Much belated chest-beating - Kamran Shafi - January 25, 2011

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I AM astonished at the hand-wringing going on at present with various commentators whingeing and wailing at the pass that our poor country is at.

Rather late in the day, what, to now beat their breasts and moan when it was quite clear years ago that we were travelling at the speed of light to the dark and stifling place we find ourselves in today.

Did it have to take the brutal murder of the governor of the most powerful province of the country in, of all places, the capital of the Land of the Pure by, of all people, one of his own guards?

Did none of them realise that the unholy nexus between the Deep State and the hard-line religious extremists (aka `assets`) would one day lead to just such a situation? In which no one had any control over anything at all, in most cases deliberately. In which the writ of the `assets` would far outweigh even the imperatives of the state itself. And in which an atmosphere of extreme fear would be engendered so that the manipulators who live in the shadows would be free to go on with their machinations unfettered.

Why is everyone so surprised that we are where we are today? That even those of us brought up in Muslim homes as Muslims should now be made to feel that we were not Muslims in the real sense; that the faith we were taught as children to be a kind, merciful and forgiving one was actually nothing of the kind? Why the surprise when the writing has been on every wall in this blessed country ever since the days of Zia?

The most frightening aspect of this whole matter is that there is no realisation even now among those that consider these dark forces their `assets` that an unruly and self-righteous horde can hardly be an asset at all. That this horde can only morph into a force that will sweep all before it, as has happened in Swat already. That this Frankenstein`s monster will increasingly turn on its creator, as has happened already in the several brutal attacks on our army installations and vehicles, even on mosques, God help us.

But enough of whining. The point really is that you and I have no control over what the Deep State does or does not do. We can just roll with the punches and try and fight back as best we can and live by the values we were brought up with. Oh, and yes, give friends you have not met or spoken to in a while a call. And go and see them and talk about the old days, recalling events of fond memory.

Reminisce pleasurably about what this country was before it was set upon by the ideological thekedars and moulded and twisted to suit the ethos of our various Bonapartes. And do it before it is too late, a realisation brought to the fore by the recent demise of a dear and affectionate senior friend and relative, and one of the very best civil servants I have known, Javid Akram. RIP, adda .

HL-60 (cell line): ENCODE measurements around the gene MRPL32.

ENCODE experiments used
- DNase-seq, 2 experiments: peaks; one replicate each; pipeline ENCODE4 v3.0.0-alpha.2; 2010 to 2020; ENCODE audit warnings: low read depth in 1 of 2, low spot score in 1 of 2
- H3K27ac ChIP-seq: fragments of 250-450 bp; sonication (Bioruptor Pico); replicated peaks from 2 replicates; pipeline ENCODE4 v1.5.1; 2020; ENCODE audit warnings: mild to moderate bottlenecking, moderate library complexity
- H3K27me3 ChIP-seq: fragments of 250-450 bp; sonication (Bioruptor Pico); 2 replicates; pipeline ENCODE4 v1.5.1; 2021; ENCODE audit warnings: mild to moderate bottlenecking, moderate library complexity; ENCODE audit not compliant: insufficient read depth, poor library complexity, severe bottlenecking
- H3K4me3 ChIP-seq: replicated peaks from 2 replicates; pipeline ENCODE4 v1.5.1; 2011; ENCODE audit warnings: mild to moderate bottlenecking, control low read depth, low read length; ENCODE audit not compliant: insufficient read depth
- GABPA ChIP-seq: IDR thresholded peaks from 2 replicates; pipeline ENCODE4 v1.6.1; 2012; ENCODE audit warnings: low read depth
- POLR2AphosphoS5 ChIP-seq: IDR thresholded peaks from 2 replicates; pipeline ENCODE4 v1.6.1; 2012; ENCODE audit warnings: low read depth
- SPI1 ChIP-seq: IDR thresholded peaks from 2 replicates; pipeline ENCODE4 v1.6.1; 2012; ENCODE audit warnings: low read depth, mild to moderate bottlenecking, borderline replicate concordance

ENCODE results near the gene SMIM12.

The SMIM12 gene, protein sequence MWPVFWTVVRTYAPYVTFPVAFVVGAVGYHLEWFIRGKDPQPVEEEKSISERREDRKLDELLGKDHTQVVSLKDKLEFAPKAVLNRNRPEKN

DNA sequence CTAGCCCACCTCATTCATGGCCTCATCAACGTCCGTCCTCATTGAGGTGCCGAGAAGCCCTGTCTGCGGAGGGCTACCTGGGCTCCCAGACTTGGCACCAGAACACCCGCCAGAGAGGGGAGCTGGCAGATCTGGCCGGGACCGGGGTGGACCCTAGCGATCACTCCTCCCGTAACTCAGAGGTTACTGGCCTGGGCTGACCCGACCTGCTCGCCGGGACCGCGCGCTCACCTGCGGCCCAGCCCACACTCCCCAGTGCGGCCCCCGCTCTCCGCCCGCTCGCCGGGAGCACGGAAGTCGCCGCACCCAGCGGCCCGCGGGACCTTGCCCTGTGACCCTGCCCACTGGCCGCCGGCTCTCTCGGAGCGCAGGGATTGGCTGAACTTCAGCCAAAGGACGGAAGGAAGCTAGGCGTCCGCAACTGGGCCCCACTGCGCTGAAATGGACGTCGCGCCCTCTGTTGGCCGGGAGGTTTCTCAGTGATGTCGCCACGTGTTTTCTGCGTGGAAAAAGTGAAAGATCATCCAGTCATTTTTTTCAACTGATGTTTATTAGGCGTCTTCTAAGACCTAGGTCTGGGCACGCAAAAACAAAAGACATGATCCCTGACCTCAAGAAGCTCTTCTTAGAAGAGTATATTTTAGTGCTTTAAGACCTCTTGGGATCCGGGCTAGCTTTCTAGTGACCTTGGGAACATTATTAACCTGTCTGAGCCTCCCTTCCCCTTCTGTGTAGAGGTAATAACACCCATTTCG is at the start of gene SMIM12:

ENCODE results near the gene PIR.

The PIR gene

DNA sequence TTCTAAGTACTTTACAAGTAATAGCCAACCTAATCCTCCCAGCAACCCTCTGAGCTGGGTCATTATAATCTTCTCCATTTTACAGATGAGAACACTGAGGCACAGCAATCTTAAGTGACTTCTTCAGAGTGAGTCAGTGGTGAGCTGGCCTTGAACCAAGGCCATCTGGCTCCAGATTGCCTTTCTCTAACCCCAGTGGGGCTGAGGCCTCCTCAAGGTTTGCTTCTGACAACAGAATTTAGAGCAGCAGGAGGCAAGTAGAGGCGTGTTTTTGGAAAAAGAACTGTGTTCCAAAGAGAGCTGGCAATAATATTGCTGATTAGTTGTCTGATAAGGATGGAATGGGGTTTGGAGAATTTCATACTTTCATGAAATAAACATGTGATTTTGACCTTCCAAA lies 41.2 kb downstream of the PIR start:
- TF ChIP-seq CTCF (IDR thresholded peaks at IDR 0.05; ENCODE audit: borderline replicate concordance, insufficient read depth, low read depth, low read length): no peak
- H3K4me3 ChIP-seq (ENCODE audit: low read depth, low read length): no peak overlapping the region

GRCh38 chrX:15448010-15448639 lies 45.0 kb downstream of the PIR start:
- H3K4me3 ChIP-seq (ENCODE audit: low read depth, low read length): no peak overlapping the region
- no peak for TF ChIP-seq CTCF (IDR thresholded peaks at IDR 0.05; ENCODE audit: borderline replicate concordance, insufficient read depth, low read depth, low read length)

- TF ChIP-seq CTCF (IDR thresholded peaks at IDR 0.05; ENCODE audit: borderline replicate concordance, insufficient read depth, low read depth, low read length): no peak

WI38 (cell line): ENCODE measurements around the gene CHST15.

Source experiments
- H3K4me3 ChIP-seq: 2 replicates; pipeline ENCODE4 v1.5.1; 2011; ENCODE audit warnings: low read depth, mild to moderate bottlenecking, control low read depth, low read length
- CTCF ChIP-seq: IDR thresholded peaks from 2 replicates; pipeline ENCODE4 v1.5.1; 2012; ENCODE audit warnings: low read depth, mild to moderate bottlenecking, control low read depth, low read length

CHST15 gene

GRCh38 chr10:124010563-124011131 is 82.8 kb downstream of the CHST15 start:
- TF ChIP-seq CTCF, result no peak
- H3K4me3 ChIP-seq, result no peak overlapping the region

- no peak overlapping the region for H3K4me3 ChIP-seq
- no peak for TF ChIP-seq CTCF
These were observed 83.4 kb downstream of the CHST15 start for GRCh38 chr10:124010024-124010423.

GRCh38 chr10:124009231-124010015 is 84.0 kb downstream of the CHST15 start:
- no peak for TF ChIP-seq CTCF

What, pray, is this about building an addition to that extremely ugly scar on Islamabad`s already mostly ugly architectural landscape, the parliamentary lodges? Why add to the city`s hideousness? And at such enormous cost? Just as the government had the good sense to shelve plans for building a monument to the much-lamented Benazir Bhutto, so should it have the good sense to abandon this wasteful project before another paisa is spent on it.

Many MNA and senators` hostels, I am told, are inhabited by relatives, constituents, secretaries and servants, with the parliamentarians concerned living in their own homes in Islamabad. This should be encouraged by giving them a housing allowance which will prove cheaper in the long run considering the enormous administrative costs that accrue in looking after the hostels. The hostels thus freed can be allotted to the `needy`.

I have had occasion to visit the hostels, mercifully only twice in the last 10 years, and have found them filthy beyond belief: roofs leaking; public areas smelling like sewers; bathrooms broken and dysfunctional. There was an MNA on television the other day describing the present cafeteria as filled with water after the recent rains which weren`t quite a deluge. No sirs, no. Please stop this complete waste of scant resources.

Well, God be praised, there I go too, lighting upon the `bloody civilians`! Whilst I had known for some time now that a fleet of top-of-the-line BMW 7-series motor cars had been imported during the closing days of the Commando`s rule for senior army officers, I actually saw a motorcade of the corps commander during a recent visit to Karachi in which the car carrying the officer was a BMW 7-series.

As an aside, a bad choice for our roads, for it had to slow down to a crawl to go over the bumps in the broken road. In these days of rampant terrorism this is a huge security hazard if you ask me.

So could one ask the army too to cut down on wasteful expenditures, only one of which is these fancy cars. The expenses on the building of military messes and VVIP guest houses, and those expended on their running are also in the public domain just as the expenses related to elected people are. If for nothing else, at least so that we the people could compare and see just who is the bigger spender.

In the end, might one ask whatever happened to the army`s inquiry into the loss of Rs2.5bn of the NLC`s money on the stock exchange? And to the alleged firing squad inquiry, both ordered by the COAS himself months ago?

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